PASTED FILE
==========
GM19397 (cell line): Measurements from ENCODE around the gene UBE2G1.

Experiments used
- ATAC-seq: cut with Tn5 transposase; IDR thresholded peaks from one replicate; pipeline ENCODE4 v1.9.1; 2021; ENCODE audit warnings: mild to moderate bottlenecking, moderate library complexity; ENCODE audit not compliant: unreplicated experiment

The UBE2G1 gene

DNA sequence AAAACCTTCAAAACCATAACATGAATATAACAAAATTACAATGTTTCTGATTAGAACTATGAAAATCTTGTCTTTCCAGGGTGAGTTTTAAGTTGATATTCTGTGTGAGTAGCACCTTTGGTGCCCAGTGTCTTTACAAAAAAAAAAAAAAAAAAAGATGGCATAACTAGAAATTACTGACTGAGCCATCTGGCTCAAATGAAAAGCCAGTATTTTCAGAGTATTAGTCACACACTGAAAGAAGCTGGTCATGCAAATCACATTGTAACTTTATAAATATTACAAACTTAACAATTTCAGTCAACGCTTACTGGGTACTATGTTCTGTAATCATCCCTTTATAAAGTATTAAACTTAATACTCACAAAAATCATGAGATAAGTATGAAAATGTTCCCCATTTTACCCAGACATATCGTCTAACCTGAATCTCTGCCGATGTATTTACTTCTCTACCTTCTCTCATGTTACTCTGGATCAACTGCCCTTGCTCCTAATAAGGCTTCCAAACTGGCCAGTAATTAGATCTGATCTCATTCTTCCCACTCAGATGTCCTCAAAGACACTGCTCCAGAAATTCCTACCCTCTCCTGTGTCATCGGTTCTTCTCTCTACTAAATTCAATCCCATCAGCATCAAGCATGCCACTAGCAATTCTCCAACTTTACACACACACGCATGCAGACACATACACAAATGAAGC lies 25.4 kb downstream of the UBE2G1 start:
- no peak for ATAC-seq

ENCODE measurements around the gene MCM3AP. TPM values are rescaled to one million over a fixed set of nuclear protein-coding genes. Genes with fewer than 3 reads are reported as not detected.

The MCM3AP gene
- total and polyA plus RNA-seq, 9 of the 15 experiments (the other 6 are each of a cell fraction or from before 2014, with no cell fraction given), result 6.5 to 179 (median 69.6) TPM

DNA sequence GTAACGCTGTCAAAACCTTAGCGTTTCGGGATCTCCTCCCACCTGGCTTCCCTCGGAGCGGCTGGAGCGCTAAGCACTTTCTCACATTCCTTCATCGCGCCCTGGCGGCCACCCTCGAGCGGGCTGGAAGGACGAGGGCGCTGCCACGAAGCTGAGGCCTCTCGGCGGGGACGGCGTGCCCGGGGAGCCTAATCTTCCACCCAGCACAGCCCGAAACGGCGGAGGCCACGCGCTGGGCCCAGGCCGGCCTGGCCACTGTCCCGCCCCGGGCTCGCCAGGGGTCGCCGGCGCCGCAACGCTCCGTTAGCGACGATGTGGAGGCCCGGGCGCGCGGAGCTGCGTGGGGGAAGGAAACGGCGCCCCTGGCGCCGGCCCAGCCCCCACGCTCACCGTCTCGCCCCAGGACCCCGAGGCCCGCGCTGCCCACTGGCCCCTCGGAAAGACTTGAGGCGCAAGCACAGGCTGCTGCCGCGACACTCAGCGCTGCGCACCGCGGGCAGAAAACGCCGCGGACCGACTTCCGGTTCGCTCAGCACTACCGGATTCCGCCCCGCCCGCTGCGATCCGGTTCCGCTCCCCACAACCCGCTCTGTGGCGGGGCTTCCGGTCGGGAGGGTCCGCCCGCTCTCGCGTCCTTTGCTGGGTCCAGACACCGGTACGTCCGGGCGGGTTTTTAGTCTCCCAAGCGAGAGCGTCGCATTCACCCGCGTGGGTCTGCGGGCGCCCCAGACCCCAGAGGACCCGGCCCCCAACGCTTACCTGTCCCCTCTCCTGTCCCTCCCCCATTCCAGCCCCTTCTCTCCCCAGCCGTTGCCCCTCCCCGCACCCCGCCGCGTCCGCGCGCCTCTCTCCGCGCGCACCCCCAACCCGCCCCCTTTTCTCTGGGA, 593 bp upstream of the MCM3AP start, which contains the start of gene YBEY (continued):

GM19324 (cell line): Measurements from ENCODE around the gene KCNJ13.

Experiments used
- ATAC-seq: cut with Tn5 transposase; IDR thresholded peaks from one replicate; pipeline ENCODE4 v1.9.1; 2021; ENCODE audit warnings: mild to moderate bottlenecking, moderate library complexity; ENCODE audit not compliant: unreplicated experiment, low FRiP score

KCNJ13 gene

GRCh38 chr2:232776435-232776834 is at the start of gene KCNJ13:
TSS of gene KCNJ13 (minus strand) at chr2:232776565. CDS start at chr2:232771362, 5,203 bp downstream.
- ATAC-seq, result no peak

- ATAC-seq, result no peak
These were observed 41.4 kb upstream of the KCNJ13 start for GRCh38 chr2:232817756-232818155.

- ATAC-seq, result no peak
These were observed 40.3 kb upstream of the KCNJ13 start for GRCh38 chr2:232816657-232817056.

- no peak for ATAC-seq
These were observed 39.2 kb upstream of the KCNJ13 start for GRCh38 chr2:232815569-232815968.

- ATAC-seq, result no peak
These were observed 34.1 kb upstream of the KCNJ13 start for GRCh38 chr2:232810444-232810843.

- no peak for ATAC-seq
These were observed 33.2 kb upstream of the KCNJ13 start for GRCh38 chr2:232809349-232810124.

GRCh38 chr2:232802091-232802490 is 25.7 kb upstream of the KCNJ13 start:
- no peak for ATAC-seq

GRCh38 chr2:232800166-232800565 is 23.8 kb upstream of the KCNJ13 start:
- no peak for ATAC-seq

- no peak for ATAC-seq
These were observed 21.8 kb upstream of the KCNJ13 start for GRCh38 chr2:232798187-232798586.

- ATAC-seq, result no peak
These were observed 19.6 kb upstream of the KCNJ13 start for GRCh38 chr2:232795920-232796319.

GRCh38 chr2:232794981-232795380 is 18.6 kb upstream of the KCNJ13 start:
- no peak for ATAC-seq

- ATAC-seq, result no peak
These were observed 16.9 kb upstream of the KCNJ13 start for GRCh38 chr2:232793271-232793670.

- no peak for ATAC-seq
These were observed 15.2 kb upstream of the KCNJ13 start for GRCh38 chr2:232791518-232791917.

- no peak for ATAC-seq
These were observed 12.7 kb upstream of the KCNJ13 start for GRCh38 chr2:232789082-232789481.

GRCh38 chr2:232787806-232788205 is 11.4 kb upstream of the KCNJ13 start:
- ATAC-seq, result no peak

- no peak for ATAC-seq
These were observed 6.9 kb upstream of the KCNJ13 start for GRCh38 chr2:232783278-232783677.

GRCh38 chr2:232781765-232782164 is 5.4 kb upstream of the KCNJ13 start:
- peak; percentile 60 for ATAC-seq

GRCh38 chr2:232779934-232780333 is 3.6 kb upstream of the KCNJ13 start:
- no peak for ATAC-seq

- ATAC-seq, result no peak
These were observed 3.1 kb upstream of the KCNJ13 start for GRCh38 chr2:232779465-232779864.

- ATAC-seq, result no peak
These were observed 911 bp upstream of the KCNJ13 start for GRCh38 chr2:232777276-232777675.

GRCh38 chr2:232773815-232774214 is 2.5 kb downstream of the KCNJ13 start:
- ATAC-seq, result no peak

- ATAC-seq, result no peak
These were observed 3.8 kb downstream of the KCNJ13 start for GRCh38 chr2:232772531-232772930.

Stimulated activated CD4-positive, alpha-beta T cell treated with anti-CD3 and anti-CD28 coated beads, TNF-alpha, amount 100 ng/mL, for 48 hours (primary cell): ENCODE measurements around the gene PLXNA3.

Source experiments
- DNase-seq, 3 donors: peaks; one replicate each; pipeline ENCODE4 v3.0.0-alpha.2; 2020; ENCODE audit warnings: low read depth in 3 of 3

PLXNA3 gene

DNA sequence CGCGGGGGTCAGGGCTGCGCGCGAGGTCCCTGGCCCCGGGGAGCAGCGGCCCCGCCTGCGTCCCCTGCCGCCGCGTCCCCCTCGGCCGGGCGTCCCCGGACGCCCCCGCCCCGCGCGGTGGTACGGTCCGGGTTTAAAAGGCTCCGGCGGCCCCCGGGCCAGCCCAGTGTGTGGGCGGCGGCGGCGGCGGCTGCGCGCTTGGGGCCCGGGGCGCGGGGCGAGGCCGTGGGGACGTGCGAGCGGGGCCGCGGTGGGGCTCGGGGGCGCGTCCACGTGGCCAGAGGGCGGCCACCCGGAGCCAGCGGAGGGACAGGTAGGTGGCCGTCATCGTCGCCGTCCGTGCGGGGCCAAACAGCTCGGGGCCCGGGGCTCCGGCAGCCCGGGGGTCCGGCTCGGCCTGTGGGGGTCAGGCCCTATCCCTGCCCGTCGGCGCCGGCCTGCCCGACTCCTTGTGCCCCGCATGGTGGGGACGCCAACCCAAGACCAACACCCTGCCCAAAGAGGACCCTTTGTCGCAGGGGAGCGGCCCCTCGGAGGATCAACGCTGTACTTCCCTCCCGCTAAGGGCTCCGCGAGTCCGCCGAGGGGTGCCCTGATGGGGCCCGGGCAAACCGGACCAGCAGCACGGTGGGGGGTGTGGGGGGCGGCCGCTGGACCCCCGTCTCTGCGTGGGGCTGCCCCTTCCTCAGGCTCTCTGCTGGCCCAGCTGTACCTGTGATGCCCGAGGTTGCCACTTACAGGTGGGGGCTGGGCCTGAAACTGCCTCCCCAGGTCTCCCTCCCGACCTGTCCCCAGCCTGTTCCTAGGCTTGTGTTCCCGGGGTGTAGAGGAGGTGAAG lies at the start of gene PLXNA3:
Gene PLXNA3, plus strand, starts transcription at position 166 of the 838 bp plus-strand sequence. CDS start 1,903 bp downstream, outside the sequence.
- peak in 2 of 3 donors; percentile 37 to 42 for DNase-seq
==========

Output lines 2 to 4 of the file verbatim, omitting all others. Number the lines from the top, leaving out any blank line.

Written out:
Experiments used
- ATAC-seq: cut with Tn5 transposase; IDR thresholded peaks from one replicate; pipeline ENCODE4 v1.9.1; 2021; ENCODE audit warnings: mild to moderate bottlenecking, moderate library complexity; ENCODE audit not compliant: unreplicated experiment

The UBE2G1 gene